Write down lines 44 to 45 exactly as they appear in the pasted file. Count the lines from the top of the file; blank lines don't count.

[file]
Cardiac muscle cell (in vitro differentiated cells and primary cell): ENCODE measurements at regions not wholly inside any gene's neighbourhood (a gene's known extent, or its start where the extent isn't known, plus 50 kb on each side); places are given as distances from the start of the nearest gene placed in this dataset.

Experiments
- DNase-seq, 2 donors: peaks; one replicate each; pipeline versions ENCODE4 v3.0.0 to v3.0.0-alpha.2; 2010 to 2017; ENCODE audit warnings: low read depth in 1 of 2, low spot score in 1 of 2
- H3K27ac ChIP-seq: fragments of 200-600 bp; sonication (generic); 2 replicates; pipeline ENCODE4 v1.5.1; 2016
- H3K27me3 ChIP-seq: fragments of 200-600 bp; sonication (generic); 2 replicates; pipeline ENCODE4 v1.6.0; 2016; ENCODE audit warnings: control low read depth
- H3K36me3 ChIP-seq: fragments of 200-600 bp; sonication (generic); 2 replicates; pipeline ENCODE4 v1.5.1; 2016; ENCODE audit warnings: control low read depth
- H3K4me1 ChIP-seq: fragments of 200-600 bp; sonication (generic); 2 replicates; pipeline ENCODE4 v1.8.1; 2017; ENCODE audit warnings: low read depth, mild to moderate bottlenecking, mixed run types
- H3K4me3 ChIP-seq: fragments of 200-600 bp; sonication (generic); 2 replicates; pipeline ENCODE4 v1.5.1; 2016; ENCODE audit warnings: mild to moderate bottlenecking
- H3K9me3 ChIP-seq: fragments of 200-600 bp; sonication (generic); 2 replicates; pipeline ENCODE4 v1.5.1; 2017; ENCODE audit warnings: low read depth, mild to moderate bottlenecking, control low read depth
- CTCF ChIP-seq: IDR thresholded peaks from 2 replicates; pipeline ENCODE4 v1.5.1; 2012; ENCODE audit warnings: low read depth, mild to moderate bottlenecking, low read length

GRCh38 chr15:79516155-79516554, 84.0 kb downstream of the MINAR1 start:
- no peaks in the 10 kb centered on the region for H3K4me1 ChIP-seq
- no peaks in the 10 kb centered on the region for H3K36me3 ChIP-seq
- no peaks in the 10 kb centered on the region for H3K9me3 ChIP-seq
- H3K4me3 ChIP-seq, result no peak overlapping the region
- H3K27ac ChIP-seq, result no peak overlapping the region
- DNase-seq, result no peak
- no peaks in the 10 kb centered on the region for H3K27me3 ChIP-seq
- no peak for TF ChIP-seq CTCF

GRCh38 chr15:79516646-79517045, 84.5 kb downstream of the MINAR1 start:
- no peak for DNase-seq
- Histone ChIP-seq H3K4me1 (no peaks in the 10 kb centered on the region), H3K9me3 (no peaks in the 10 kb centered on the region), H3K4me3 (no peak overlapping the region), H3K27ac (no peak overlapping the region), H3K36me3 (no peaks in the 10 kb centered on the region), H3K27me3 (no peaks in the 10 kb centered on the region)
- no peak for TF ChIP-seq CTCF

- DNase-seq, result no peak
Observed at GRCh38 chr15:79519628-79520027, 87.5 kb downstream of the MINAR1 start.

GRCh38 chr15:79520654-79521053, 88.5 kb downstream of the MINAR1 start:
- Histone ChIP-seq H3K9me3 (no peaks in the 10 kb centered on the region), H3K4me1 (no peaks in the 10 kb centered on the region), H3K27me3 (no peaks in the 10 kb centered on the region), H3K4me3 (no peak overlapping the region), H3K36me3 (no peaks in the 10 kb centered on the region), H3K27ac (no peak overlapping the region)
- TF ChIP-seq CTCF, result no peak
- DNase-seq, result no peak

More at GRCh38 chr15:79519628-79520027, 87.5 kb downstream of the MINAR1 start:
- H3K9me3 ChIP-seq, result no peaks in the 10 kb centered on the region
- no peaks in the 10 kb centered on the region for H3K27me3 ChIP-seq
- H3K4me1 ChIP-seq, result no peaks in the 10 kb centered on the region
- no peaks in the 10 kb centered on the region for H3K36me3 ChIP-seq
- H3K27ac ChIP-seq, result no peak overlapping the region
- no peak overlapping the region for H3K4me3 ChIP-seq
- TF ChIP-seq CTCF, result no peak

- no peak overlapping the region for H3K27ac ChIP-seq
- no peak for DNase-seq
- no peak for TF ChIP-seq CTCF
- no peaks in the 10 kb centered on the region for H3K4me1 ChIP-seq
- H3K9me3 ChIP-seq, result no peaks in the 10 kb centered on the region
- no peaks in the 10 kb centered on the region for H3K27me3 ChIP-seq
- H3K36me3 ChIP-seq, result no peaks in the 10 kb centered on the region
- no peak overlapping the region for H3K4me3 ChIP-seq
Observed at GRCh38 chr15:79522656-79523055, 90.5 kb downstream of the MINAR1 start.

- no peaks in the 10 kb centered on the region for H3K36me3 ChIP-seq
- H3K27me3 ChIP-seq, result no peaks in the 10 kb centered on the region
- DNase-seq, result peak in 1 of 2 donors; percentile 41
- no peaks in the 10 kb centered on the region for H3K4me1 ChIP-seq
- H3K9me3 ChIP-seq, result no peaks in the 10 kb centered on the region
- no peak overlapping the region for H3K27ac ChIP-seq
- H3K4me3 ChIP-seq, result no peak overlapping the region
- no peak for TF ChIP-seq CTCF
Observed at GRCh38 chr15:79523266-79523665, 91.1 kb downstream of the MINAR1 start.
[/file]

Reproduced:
- H3K36me3 ChIP-seq, result no peaks in the 10 kb centered on the region
- no peak overlapping the region for H3K4me3 ChIP-seq